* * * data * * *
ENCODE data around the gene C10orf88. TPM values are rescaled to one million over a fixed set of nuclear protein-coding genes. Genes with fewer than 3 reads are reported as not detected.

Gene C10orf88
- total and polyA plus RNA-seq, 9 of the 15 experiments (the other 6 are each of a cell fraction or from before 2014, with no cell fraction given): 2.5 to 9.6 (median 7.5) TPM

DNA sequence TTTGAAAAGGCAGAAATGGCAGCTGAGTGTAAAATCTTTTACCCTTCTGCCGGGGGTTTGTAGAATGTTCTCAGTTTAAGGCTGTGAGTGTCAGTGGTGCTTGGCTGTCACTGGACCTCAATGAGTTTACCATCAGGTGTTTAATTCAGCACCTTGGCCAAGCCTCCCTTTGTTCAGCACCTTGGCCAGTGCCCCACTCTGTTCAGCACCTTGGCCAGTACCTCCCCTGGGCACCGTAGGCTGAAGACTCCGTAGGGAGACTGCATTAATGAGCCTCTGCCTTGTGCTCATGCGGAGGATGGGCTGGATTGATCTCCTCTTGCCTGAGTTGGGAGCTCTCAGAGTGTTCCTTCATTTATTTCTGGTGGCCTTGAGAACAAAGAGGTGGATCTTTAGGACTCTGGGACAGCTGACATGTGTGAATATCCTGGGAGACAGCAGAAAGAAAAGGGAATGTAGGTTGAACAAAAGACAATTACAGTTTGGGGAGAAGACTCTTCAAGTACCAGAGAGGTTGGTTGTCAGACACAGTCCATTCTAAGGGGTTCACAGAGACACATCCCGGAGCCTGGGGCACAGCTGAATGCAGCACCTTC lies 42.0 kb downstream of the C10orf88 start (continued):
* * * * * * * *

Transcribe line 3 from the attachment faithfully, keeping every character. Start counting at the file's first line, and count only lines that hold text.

- total and polyA plus RNA-seq, 9 of the 15 experiments (the other 6 are each of a cell fraction or from before 2014, with no cell fraction given): 2.5 to 9.6 (median 7.5) TPM